Start with the Non-Creative Marketing
Ironically, it starts with getting the non-creative things right (possibly with the help of AI). For example, working with operations to improve your processes can go a long way toward ensuring you have the time, space, and resources to devote to more creative marketing.
It’s difficult to really be creative when you’re frustrated by bad processes, working on a tight deadline because you weren’t given enough lead time for your task, and unsure whether the work you’re doing is even going to matter. Luckily, Agile can help with all of these issues.
If you’ve been paying attention, you might also remember that this is the kind of marketing AI can help the most. So feel free to explore ways to streamline all your non-creative marketing work with AI so you can focus more on what’s really adding value to your organization.
Yes, Creative Marketing Can Use AI
With enough attention paid to the non-creative elements of marketing, you can really focus on improving your creative marketing. The first thing to point out here is that this can include using AI. Used well, AI is a powerful tool for augmenting human creativity.
For example, you might use generative AI to help flesh out an idea you have, or to see what it might sound like with a different tone. This kind of experimentation can help get creative juices flowing and enable you to move beyond the early phases of an idea more quickly.
You can also talk to your colleagues or manager about focusing more on creative marketing assignments. Talk about your desire to build that skillset and really focus on improving how you deliver value through that particular element of marketing. You may also want to consider courses, certifications, or other training to further improve the “toolset” you can leverage alongside your creativity.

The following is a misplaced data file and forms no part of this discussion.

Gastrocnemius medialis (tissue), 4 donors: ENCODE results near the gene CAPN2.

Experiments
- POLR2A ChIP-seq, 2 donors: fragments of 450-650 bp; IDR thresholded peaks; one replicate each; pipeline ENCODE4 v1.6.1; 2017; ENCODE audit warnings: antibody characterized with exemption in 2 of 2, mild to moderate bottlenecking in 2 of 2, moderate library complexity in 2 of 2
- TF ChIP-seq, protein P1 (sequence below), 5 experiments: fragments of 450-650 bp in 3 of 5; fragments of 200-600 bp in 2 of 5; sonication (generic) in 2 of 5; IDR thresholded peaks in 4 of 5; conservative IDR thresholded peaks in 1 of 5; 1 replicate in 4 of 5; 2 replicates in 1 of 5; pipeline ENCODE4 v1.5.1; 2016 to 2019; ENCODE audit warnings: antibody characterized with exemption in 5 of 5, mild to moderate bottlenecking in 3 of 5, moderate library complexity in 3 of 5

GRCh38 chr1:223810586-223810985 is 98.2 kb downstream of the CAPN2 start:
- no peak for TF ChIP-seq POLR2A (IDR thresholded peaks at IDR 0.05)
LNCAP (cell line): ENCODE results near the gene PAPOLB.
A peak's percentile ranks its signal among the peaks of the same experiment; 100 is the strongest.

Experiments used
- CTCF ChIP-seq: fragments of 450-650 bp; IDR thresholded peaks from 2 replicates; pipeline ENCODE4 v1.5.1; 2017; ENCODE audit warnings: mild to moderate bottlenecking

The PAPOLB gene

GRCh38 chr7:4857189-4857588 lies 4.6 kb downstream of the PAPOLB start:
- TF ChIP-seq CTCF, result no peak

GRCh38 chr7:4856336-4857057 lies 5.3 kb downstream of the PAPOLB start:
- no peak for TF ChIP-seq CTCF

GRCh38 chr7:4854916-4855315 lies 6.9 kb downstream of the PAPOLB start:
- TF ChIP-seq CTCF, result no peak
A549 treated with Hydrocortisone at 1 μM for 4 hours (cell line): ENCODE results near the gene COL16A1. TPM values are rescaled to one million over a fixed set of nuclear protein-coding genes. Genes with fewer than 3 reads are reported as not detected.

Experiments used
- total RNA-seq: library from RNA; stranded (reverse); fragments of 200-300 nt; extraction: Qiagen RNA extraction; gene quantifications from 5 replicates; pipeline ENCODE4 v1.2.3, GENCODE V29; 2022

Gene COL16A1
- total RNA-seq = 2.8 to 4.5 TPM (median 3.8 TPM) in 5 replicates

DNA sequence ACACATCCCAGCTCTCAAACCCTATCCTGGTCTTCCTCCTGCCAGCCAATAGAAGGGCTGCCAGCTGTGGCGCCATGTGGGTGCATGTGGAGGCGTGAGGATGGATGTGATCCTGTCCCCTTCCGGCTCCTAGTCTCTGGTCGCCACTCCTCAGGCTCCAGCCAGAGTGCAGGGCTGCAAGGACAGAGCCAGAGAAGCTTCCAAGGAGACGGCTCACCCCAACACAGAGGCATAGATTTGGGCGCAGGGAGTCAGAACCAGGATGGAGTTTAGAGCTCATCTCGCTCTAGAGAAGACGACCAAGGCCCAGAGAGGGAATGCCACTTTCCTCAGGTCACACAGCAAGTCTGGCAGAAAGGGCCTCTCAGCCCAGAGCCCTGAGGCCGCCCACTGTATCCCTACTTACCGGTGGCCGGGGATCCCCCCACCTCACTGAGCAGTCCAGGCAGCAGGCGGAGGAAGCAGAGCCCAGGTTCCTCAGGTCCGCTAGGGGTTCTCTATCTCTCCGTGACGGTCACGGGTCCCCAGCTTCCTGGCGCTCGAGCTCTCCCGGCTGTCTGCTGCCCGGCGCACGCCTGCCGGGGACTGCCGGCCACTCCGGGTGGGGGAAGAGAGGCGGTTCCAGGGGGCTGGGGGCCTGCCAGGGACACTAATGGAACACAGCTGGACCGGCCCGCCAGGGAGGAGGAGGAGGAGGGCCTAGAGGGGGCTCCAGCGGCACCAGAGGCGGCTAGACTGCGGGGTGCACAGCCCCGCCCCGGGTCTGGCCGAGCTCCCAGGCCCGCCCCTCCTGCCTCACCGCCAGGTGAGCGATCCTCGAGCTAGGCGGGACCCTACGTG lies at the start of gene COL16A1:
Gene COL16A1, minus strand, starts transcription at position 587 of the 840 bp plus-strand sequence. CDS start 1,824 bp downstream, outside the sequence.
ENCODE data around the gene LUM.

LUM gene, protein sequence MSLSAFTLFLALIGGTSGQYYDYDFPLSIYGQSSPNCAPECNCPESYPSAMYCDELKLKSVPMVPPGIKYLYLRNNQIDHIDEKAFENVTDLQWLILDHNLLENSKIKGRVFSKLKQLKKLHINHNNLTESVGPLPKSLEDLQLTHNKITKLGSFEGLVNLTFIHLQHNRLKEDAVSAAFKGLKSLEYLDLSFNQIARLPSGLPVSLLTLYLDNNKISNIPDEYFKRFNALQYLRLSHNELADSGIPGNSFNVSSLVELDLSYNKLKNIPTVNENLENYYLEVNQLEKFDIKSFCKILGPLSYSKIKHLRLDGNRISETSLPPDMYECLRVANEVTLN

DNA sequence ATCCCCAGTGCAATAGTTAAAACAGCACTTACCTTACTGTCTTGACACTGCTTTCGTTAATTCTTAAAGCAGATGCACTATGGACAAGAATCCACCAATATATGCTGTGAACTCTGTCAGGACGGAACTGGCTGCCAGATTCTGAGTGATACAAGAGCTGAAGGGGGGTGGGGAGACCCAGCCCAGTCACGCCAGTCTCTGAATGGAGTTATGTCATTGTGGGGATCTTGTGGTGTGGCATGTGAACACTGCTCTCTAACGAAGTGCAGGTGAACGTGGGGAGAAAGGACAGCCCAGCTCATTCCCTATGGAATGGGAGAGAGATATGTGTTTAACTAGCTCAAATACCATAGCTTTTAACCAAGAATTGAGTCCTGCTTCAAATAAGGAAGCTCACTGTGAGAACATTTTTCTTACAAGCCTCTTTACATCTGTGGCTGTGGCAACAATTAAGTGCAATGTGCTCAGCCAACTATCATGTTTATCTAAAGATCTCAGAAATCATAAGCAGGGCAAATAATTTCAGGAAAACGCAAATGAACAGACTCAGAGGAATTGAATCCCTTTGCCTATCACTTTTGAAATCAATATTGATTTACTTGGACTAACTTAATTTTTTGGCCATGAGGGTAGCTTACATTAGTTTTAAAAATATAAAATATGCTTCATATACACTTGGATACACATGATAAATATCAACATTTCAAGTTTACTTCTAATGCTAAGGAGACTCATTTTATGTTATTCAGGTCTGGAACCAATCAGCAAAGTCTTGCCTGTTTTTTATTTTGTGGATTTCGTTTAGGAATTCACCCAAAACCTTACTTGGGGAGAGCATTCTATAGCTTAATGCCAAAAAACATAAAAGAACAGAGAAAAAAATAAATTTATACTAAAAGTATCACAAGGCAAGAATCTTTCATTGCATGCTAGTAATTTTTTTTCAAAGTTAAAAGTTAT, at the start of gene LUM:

At the end of the day, you can’t just flip a switch and get more creative, so it comes down to being deliberate, persistent, and rigorous in how you practice those creative skills.
The Importance of Experimental Design
High-quality creative marketing is great, but what makes it far more impactful is when it’s combined with good experimental design. This might sound counterintuitive, but experiments are how you test your creative ideas and quantify their impact. This enables you to iterate, learn valuable lessons, and generally improve over time.
Otherwise, it’s easy to get caught assuming that a particular piece of copy or a new approach to engaging your customers is going to work great. But the reality of what customers like is often quite different than what we expect, so it’s vitally important to always confirm assumptions and narrow down to figure out what’s really working.
Creative Marketing Examples
So what can all this look like in practice?
For example, if you’re doing Account Based Marketing (ABM) then you might try sending physical copies of high-quality resources you have to prospects at their offices. This kind of unconventional approach is something that by-the-book outbound marketers aren’t likely to try but could get the right person’s attention.
A more classic and conventional example of effective and creative marketing, for those of us who remember, is the Mac vs PC campaign, which effectively created strong ideas about what a Mac was in the minds of customers through clever humor.
Something those of us without multi-million dollar commercial budgets can look to is simply getting creative with email subject lines. Sometimes unconventional ideas can grab people’s attention and increase your open rates (just make sure you have the substance to reward that open!). Again the trick here is using effective experimental design to test what creative subject lines actually perform and which might just turn your audience away.
Start Building the Foundations of Great Creative Marketing
Teaching creativity may not be a realistic proposition, but you can learn how to get all the non-creative elements of marketing right. You can also learn how to create processes to test those creative ideas, figure out what works, and build on it. The key to all of this is Agile marketing.
That’s why we created carabiners, mini lessons on all the Agile fundamentals you need for creative marketing success. Each one is built on years of experience working with marketing teams around the world and seeing how these concepts work on the ground.
Best of all, you can try them for free! Give them a try and discover how you can supercharge your marketing career through better, more Agile creative marketing.